Whilst watching an online tour of the ship, I found myself being rather accountant-like about it.  What’s it’s design life and is its useful life going to be shorter?  Do cruise ships go out of fashion before they become too unreliable to sail?  Will it generate more revenues in the early years than the later years?  So should sum of digits/reducing balance depreciation be used instead of straight line?  Of the cost of £800 million to build it, how much is down to the hull of the ship itself and how much to the decoration?  The decoration is no doubt ideal for its target customers just now, but it’s bound to look hopelessly dated in twenty years’ time.  So what’s their policy for “unbundling” the ship into separate components and depreciating each over a different life?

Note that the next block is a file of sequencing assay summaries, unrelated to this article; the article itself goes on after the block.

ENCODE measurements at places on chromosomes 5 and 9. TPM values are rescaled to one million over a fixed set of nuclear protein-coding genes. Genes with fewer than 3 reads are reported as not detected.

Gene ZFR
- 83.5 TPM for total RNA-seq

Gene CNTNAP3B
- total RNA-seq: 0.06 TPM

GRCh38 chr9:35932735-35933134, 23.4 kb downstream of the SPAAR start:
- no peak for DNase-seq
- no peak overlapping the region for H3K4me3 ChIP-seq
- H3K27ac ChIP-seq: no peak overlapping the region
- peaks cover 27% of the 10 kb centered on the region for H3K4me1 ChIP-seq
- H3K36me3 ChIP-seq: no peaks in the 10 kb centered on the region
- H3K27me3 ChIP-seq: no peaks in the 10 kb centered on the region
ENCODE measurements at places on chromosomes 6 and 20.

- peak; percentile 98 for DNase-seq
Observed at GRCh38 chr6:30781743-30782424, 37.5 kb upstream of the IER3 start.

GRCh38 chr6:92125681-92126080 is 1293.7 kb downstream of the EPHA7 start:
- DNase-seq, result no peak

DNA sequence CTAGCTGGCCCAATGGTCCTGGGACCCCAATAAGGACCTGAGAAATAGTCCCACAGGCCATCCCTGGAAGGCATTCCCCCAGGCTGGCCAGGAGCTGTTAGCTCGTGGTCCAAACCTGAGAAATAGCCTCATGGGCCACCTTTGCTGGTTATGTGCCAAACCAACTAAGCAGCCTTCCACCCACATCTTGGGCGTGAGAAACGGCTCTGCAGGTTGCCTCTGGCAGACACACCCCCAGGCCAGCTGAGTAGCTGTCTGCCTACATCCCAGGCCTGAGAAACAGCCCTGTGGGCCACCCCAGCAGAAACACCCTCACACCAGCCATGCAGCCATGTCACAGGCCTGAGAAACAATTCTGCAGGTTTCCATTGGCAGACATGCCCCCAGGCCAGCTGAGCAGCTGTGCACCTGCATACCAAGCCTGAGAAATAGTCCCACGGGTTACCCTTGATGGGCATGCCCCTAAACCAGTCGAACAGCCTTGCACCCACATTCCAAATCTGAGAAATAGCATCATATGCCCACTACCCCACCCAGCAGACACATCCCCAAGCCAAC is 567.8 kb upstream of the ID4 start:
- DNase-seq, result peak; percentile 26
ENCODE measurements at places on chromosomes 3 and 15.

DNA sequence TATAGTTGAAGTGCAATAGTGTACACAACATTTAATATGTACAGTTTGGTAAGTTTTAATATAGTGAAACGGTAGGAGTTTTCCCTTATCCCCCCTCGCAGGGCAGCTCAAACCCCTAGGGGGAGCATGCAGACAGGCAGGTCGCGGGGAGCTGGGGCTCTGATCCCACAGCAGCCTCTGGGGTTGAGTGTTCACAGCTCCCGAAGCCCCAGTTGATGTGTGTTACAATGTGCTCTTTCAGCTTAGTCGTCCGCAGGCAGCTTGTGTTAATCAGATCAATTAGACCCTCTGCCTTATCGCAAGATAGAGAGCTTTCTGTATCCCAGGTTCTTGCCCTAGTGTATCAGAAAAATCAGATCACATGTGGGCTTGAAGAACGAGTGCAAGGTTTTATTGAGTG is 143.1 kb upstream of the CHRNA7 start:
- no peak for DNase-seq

There is much criticism of ship owners sending their decommissioned ships to developing countries to be broken.  As a cruise company, this ship will no doubt not suffer that fate, as to do so would damage the company’s public relations.  So there might be a constructive obligation to decommission the ship in about 30 years’ time at a loss.  Have they recognised that as a liability and discounted to present value?  They should have done, because IAS 37 requires it.

Finally, the interview with the CEO of the company starts by admitting that 2009 has been “horrible” and 2010 doesn’t look much better.  Evidence of impairment right at launch perhaps?  IAS 36 only allows companies to project revenues five years into the future when valuing assets (unless an extension to this period can be justified). Will the global recession be over by then?

So whilst other people see a big ship, I see a floating cocktail of accounting and audit issues.  Is this normal?